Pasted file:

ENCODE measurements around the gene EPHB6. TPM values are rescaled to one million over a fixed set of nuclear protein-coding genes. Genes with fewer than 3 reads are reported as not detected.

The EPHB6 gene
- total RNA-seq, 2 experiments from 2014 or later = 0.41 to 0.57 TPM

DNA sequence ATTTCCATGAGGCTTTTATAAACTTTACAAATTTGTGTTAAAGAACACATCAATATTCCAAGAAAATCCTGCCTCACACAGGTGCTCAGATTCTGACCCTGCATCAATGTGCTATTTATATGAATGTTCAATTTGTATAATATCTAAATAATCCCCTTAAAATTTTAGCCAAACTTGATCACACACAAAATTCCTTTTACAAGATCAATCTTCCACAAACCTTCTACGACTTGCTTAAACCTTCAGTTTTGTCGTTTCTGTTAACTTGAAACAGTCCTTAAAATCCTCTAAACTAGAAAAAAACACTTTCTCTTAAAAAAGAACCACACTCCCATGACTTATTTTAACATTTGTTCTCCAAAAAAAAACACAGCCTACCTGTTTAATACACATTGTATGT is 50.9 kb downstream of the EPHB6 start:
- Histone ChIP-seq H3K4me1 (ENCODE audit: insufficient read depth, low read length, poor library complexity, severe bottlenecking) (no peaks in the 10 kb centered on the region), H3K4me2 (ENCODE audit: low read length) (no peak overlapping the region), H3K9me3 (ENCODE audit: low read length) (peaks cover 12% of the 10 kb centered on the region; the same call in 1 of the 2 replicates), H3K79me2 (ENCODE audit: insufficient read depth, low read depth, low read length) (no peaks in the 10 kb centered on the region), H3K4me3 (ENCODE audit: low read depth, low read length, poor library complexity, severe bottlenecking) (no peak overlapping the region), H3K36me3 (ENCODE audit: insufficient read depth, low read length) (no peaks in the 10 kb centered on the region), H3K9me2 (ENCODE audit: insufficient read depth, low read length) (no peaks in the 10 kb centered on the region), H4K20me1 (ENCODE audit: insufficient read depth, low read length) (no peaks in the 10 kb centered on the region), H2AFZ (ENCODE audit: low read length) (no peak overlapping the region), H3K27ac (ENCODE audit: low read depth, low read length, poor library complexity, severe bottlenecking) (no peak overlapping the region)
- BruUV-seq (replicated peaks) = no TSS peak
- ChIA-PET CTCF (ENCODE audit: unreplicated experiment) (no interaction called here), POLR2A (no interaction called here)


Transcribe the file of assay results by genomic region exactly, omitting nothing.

ENCODE measurements around the gene EPHB6. TPM values are rescaled to one million over a fixed set of nuclear protein-coding genes. Genes with fewer than 3 reads are reported as not detected.

The EPHB6 gene
- total RNA-seq, 2 experiments from 2014 or later = 0.41 to 0.57 TPM

DNA sequence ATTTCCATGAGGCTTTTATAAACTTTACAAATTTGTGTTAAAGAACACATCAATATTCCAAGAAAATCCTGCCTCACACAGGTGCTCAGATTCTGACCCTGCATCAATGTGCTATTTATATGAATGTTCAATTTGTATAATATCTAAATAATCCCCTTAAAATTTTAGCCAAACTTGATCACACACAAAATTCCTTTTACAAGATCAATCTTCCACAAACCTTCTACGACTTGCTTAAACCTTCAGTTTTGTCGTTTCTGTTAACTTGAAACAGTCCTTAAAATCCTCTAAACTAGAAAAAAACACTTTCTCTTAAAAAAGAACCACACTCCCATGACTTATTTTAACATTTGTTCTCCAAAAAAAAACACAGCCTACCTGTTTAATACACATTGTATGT is 50.9 kb downstream of the EPHB6 start:
- Histone ChIP-seq H3K4me1 (ENCODE audit: insufficient read depth, low read length, poor library complexity, severe bottlenecking) (no peaks in the 10 kb centered on the region), H3K4me2 (ENCODE audit: low read length) (no peak overlapping the region), H3K9me3 (ENCODE audit: low read length) (peaks cover 12% of the 10 kb centered on the region; the same call in 1 of the 2 replicates), H3K79me2 (ENCODE audit: insufficient read depth, low read depth, low read length) (no peaks in the 10 kb centered on the region), H3K4me3 (ENCODE audit: low read depth, low read length, poor library complexity, severe bottlenecking) (no peak overlapping the region), H3K36me3 (ENCODE audit: insufficient read depth, low read length) (no peaks in the 10 kb centered on the region), H3K9me2 (ENCODE audit: insufficient read depth, low read length) (no peaks in the 10 kb centered on the region), H4K20me1 (ENCODE audit: insufficient read depth, low read length) (no peaks in the 10 kb centered on the region), H2AFZ (ENCODE audit: low read length) (no peak overlapping the region), H3K27ac (ENCODE audit: low read depth, low read length, poor library complexity, severe bottlenecking) (no peak overlapping the region)
- BruUV-seq (replicated peaks) = no TSS peak
- ChIA-PET CTCF (ENCODE audit: unreplicated experiment) (no interaction called here), POLR2A (no interaction called here)